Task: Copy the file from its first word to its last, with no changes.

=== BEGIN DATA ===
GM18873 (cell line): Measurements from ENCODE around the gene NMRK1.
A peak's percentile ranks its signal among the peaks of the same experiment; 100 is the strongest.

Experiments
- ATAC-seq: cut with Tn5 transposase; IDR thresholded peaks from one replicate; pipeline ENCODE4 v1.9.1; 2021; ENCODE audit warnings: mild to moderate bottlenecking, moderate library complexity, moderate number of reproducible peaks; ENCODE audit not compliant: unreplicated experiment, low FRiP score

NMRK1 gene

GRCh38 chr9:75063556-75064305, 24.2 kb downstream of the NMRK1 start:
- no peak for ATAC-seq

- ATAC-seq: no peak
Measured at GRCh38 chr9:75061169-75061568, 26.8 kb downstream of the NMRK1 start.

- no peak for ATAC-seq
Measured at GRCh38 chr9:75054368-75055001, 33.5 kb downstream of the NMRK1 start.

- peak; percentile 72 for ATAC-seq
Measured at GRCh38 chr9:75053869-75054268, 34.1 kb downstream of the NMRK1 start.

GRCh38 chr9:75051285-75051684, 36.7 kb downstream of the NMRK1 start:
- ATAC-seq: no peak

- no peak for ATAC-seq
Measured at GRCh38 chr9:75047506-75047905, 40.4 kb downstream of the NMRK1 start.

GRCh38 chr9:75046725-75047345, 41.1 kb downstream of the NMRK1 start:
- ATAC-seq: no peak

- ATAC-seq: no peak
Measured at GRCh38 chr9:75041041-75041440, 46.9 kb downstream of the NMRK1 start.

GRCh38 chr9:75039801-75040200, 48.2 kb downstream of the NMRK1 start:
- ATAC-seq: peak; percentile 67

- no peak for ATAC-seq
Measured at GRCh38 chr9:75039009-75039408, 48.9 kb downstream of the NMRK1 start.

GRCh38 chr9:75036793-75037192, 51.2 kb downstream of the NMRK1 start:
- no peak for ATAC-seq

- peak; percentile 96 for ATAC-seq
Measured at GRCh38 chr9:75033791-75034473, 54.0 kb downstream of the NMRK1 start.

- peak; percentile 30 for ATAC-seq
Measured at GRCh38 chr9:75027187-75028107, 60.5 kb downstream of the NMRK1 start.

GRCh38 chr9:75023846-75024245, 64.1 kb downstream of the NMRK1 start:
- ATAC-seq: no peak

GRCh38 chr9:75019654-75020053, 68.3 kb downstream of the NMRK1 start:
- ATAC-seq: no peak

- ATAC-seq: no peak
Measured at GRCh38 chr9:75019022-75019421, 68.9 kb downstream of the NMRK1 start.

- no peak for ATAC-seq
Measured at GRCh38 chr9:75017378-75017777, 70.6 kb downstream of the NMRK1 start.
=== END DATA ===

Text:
GM18873 (cell line): Measurements from ENCODE around the gene NMRK1.
A peak's percentile ranks its signal among the peaks of the same experiment; 100 is the strongest.

Experiments
- ATAC-seq: cut with Tn5 transposase; IDR thresholded peaks from one replicate; pipeline ENCODE4 v1.9.1; 2021; ENCODE audit warnings: mild to moderate bottlenecking, moderate library complexity, moderate number of reproducible peaks; ENCODE audit not compliant: unreplicated experiment, low FRiP score

NMRK1 gene

GRCh38 chr9:75063556-75064305, 24.2 kb downstream of the NMRK1 start:
- no peak for ATAC-seq

- ATAC-seq: no peak
Measured at GRCh38 chr9:75061169-75061568, 26.8 kb downstream of the NMRK1 start.

- no peak for ATAC-seq
Measured at GRCh38 chr9:75054368-75055001, 33.5 kb downstream of the NMRK1 start.

- peak; percentile 72 for ATAC-seq
Measured at GRCh38 chr9:75053869-75054268, 34.1 kb downstream of the NMRK1 start.

GRCh38 chr9:75051285-75051684, 36.7 kb downstream of the NMRK1 start:
- ATAC-seq: no peak

- no peak for ATAC-seq
Measured at GRCh38 chr9:75047506-75047905, 40.4 kb downstream of the NMRK1 start.

GRCh38 chr9:75046725-75047345, 41.1 kb downstream of the NMRK1 start:
- ATAC-seq: no peak

- ATAC-seq: no peak
Measured at GRCh38 chr9:75041041-75041440, 46.9 kb downstream of the NMRK1 start.

GRCh38 chr9:75039801-75040200, 48.2 kb downstream of the NMRK1 start:
- ATAC-seq: peak; percentile 67

- no peak for ATAC-seq
Measured at GRCh38 chr9:75039009-75039408, 48.9 kb downstream of the NMRK1 start.

GRCh38 chr9:75036793-75037192, 51.2 kb downstream of the NMRK1 start:
- no peak for ATAC-seq

- peak; percentile 96 for ATAC-seq
Measured at GRCh38 chr9:75033791-75034473, 54.0 kb downstream of the NMRK1 start.

- peak; percentile 30 for ATAC-seq
Measured at GRCh38 chr9:75027187-75028107, 60.5 kb downstream of the NMRK1 start.

GRCh38 chr9:75023846-75024245, 64.1 kb downstream of the NMRK1 start:
- ATAC-seq: no peak

GRCh38 chr9:75019654-75020053, 68.3 kb downstream of the NMRK1 start:
- ATAC-seq: no peak

- ATAC-seq: no peak
Measured at GRCh38 chr9:75019022-75019421, 68.9 kb downstream of the NMRK1 start.

- no peak for ATAC-seq
Measured at GRCh38 chr9:75017378-75017777, 70.6 kb downstream of the NMRK1 start.